Monday, August 01, 2011

"theJacobin spirit"


""In the history of radical politics, violence is usually associated with the so-called Jacobin legacy, and, for that reason, dismissed as something that should be abandoned if we are truly to begin again. Even many contemporary (post-)Marxists are embarrassed by the so-called Jacobin legacy of centralized state terror, from which they want to distance Marx himself, proposing an authentic “liberal” Marx whose thought was later obfuscated by Lenin. It was Lenin, so the story goes, who (re)introduced the Jacobin legacy, thus falsifying Marx’s libertarian spirit. But is this really the case? Let us take a closer look at how the Jacobins rejected the recourse to a majority vote, on behalf of those who speak for an eternal Truth. How could the Jacobins, the partisans of unity and of the struggle against factions, justify this rejection? “The entire difficulty resides in how to distinguish between the voice of truth, even if it is minoritarian, and the factional voice which seeks only to divide artificially to conceal the truth.”""

Robespierre’s answer was that the truth is irreducible to numbers (to counting); it can be experienced also in solitude: those who proclaim a truth they have experienced should not be treated as factionists, but as sensible and courageous people. Addressing the Assemblée nationale on December 28, 1792, Robespierre claimed that, in attesting to the truth, any invocation of a majority or minority is nothing but a means of reducing “to silence those whom one designated by this term [minority]”; “[The] minority has everywhere an eternal right: to render audible the voice of truth.” It is deeply significant that Robespierre made this statement in the Assemblée apropos the trial of the king. The Girondins had proposed a “democratic” solution: in such a difficult case, it was necessary to make an “appeal to the people,” to convoke local assemblies across France and ask them to vote on how to deal with the king—only such a move could give legitimacy to the trial. Robespierre’s response was that such an appeal to the people would effectively cancel the people’s sovereign will which, through the Revolution, had already made itself known and changed the very nature of the French state, bringing the Republic into being. What the Girondins effectively insinuate, he claims, is that the revolutionary insurrection was “only an act of a part of the people, even of a minority, and that one should solicit the speech of a kind of silent majority.” In short, the Revolution has already decided the matter, the very fact of the Revolution means that the king is guilty, hence to put his guilt to the vote would mean casting doubt on the Revolution itself. When we are dealing with “strong truths” (les vérités fortes), asserting them necessarily entails symbolic violence.""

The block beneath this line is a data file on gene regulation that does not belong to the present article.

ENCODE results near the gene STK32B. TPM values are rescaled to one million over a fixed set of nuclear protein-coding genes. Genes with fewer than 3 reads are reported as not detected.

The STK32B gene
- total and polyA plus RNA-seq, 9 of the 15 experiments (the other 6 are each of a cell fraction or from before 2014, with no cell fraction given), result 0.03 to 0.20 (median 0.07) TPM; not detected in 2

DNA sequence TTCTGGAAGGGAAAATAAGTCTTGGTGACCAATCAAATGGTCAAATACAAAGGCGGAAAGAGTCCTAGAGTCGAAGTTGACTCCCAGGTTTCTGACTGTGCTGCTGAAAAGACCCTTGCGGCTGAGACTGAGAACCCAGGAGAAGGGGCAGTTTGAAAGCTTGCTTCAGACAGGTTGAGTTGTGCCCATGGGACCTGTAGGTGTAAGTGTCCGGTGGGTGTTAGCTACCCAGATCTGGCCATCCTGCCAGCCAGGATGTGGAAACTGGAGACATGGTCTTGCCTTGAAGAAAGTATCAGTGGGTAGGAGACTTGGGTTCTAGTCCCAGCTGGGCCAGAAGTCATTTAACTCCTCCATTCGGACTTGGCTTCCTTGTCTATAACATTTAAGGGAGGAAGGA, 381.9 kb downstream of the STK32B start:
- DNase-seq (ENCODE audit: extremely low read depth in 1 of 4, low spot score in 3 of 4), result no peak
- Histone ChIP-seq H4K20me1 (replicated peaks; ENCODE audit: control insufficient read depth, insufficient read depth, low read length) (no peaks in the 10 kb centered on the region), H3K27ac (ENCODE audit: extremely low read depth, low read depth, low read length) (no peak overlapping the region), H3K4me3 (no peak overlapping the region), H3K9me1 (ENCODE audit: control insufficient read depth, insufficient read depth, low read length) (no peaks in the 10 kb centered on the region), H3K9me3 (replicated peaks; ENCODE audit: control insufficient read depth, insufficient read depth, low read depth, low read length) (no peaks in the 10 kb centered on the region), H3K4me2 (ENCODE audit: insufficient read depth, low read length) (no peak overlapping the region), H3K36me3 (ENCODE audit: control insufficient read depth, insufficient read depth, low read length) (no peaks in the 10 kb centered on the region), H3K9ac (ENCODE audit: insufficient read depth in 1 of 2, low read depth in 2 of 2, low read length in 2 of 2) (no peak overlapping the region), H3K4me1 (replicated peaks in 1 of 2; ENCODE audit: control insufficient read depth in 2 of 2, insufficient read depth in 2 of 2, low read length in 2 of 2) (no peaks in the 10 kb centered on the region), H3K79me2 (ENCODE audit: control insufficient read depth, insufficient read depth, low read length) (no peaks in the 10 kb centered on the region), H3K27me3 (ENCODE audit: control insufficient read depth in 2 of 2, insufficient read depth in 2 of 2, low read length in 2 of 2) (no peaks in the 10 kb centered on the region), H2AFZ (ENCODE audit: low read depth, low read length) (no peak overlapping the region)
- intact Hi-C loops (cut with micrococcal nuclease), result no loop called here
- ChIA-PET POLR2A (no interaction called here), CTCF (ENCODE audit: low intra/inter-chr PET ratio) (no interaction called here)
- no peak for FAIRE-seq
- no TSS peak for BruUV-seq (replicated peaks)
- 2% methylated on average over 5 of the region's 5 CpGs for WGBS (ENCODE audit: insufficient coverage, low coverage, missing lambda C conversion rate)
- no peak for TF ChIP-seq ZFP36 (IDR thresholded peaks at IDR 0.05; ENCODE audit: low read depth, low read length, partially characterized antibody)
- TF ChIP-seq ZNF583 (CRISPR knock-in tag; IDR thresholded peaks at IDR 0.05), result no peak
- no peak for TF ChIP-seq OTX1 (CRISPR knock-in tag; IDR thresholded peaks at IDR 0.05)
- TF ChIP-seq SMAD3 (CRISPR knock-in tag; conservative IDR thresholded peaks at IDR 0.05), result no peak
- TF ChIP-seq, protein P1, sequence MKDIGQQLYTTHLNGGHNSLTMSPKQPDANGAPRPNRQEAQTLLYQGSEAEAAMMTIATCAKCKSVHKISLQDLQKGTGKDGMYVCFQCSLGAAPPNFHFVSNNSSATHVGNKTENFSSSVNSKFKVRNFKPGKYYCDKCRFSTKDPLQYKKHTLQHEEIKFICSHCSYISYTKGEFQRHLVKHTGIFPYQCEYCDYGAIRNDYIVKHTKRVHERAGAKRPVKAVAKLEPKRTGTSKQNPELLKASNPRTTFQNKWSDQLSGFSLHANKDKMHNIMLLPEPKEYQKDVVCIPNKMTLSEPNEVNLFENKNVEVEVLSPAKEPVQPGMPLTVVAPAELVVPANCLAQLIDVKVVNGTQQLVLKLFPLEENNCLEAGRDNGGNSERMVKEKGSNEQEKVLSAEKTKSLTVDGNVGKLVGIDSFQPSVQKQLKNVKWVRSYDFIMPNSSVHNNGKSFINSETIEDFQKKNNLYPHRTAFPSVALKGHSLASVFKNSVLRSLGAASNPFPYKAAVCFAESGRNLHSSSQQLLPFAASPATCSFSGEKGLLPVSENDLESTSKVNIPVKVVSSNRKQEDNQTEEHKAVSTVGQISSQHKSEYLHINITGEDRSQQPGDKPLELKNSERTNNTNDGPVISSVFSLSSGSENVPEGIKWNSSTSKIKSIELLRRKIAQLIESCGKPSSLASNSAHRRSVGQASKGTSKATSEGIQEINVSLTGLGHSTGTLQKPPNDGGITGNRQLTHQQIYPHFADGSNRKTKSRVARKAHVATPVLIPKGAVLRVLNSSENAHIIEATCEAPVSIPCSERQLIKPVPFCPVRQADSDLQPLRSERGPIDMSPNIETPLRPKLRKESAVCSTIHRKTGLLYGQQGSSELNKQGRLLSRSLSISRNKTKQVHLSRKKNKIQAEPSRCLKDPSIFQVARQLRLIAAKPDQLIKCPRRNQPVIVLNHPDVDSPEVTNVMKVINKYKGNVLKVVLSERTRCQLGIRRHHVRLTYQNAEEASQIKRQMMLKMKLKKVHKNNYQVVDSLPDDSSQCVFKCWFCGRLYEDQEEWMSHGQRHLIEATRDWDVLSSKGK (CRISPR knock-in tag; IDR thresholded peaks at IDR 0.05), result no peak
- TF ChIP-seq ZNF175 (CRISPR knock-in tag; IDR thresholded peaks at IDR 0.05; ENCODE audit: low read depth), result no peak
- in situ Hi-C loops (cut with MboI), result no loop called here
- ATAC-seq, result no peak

Love him or hate him, Zizek's one of a few legendary stalinist comedians.

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